Rudi Mucaj presents a paper during the 2019 Academic Symposium.

Graduate Story: Rudi Mucaj: A future polyglot prime minister?

By Megan Bower ’20

There are many ways to describe Rudi Mucaj: passionate, goofy and knowledgeable are a few that classmate Chelsea Foster came up with. But a less common descriptive word is a polyglot.

The word originates from the Greek word “polyglotta,” which literally translates to “many tongue.” The senior from Fier, Albania, can speak a total of seven languages: Albanian, English, French, German, Italian, Latin and Spanish, but doesn’t boast about the achievement.

“No one likes a show off,” he said while chuckling. “I’ve been living in the Mennonite world for years, I’ve become modest.”

Mucaj was first introduced to Mennonites in 2012. He had applied for the Youth Exchange and Study Program (YES) through the U.S. State Department, which would allow him to study in the United States for three months.

“It was just wanting to be an exchange student, trying a new experience and opportunity,” Mucaj said.

Rudin Mucaj

After taking three exams to be assessed and accepted into the program, Mucaj received an email from the organization asking if he would like to attend Iowa Mennonite School (IMS) and live in a small town Mennonite community.

“I had no idea what Iowa or Mennonites were, but I said yes and I went,” he said.

When Mucaj’s experience at IMS came to an end, he returned home to Albania for two years. But even after only three months, he felt part of the Mennonite community. Mucaj explained how by attending IMS he heard a lot about Goshen College. He applied to GC and Eastern Mennonite University, but ultimately decided to attend Goshen.

After less than a month into his first year, Mucaj had already changed his major from peace, justice and conflict studies to history. It was having a class with John D. Roth that influenced the switch.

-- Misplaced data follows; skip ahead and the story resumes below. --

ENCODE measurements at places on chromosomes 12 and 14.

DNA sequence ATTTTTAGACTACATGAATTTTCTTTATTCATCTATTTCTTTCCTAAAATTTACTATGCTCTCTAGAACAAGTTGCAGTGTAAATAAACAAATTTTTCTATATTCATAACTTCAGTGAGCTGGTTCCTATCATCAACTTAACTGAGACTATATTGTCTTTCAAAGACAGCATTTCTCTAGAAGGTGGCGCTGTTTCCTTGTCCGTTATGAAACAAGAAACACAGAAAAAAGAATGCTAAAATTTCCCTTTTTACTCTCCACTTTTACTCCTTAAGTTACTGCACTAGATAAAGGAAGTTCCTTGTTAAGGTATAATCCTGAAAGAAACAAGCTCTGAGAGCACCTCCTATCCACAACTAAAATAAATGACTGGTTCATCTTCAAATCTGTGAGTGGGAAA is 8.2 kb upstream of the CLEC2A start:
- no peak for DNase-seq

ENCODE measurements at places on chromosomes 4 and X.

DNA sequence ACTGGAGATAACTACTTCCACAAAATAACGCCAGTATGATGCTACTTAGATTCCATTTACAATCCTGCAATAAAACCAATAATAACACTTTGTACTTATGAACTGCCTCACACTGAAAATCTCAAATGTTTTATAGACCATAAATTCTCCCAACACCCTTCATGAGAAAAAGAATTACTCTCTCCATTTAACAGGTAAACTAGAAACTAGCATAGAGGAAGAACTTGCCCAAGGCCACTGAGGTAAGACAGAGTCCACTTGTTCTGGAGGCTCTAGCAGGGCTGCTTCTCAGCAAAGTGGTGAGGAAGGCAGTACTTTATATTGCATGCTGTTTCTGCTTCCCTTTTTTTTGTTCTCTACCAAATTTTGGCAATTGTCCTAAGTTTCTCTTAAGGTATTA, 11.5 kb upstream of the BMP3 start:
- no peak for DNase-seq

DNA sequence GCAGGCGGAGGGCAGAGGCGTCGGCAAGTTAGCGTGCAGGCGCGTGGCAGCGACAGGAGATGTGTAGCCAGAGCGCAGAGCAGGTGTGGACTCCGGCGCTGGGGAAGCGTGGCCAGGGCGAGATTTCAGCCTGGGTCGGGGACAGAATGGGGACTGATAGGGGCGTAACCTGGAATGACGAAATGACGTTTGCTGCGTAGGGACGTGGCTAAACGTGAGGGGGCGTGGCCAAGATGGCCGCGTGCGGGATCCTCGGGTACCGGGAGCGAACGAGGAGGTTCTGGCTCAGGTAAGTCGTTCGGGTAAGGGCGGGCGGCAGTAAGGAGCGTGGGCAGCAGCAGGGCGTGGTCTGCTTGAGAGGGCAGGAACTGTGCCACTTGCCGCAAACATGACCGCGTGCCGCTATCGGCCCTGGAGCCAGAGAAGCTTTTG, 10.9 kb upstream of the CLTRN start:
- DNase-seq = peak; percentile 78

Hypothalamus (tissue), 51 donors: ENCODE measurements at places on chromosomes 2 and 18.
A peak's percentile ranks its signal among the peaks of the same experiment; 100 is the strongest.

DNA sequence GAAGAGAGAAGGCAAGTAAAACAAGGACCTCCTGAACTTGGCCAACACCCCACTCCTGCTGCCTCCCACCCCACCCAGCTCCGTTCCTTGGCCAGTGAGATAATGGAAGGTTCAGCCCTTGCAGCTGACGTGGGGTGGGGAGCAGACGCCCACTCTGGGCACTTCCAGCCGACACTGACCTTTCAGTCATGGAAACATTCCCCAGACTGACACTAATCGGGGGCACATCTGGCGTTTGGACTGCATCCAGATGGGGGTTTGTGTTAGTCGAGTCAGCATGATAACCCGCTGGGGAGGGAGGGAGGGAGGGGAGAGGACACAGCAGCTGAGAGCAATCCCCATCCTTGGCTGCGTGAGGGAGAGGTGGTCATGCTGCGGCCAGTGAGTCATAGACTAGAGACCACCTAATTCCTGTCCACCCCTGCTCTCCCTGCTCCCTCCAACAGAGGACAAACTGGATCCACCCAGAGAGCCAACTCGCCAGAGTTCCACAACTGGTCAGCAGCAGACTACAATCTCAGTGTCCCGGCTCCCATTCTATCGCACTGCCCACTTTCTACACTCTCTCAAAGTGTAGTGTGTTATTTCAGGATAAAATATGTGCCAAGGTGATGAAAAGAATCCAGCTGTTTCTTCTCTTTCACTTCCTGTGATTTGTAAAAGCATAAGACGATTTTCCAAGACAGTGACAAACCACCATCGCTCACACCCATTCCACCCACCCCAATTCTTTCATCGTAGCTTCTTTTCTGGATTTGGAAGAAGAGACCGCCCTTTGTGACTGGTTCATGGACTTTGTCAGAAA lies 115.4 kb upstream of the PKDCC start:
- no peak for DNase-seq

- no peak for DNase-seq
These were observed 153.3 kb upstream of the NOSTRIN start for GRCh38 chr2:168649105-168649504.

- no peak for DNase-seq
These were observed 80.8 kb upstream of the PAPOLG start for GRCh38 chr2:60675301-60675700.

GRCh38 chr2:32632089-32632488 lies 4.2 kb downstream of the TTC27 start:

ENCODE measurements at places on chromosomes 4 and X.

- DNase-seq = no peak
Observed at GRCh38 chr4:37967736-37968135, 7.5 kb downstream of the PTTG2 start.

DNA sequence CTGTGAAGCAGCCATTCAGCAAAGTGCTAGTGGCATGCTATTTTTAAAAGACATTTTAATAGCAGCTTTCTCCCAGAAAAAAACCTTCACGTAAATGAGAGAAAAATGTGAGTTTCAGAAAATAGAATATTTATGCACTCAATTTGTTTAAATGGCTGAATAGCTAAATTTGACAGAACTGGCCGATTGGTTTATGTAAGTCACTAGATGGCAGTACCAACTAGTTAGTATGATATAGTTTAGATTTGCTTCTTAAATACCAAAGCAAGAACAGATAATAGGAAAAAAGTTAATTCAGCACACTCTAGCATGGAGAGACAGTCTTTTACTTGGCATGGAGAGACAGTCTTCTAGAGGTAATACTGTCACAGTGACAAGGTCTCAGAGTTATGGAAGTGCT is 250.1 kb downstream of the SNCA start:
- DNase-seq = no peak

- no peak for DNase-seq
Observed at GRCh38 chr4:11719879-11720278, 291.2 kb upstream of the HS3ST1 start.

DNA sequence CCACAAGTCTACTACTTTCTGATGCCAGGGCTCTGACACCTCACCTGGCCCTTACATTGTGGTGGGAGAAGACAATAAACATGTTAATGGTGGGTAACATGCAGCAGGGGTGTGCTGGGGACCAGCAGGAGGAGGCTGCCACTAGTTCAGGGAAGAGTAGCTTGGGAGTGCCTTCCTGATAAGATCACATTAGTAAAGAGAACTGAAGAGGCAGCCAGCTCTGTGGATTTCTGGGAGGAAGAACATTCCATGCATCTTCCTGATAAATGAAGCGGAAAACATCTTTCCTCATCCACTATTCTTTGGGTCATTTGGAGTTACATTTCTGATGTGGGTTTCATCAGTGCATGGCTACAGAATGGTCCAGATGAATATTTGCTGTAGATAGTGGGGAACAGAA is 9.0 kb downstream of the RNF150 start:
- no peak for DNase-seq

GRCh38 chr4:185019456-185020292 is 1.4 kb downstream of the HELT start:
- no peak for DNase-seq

“I was like ‘Yeah, I want to be like John when I grow up,’” he said.

Foster, a junior history major, explained how Mucaj’s passion about history is something she admires about him.

“He makes everyone recognize its importance,” she said. “He is so much fun to be around. He has definitely left his mark on GC.”

Now, preparing to walk at commencement, Mucaj will graduate with a pre-law minor along with his history major. After being accepted to the history program at Kent State University for graduate school, Mucaj decided to defer for a year to go to Washington D.C., to work for Habitat for Humanity as part of Mennonite Voluntary Service.

Mucaj explained that his two main reasons for deferring were to take a break from school and for the opportunity to work with Habitat for Humanity. He explained that he’d be able to use his skills of research, writing and communication that he’d acquired over the four years and apply it to this work.

“It sounds like a very nice opportunity to help other people and it’s very related to my history major,” he said. “So that sounds like something I’d not only enjoy but it’s something I’ve been trained in.”

Further on in the future, Mucaj is considering many options.

Mucaj explained that there are hundreds of different things that he wants to do. One of them includes being the Prime Minister of Albania. He explained that this was his goal during high school. However, the desire had weakened and started to fade “with so much out there.” But he hasn’t totally ruled it out.

“I don’t know, maybe someday,” He said. “As if it’s up to me, if I decide I’ll just wake up one morning and be the Prime Minister of my country.”

He also sees law school as a possibility, along with teaching somewhere in Europe. However, he’s unsure about the prospect of committing to one location or country after gaining a love for traveling.

“I really like teaching history, so maybe I’ll become a university professor,” he said.

While he continues to contemplate a life of politics in Albania or teaching history, he admits to joking with friends about entering U.S., politics.

“I could be the third non-American-born Secretary of State,” he said. “The constitution doesn’t say you have to be American-born.”

While some seniors may collect their diploma with a clear future mapped out, Mucaj currently has too much excitement to commit to one path. “I’m still trying to figure out what I want to become when I grow up,” he said.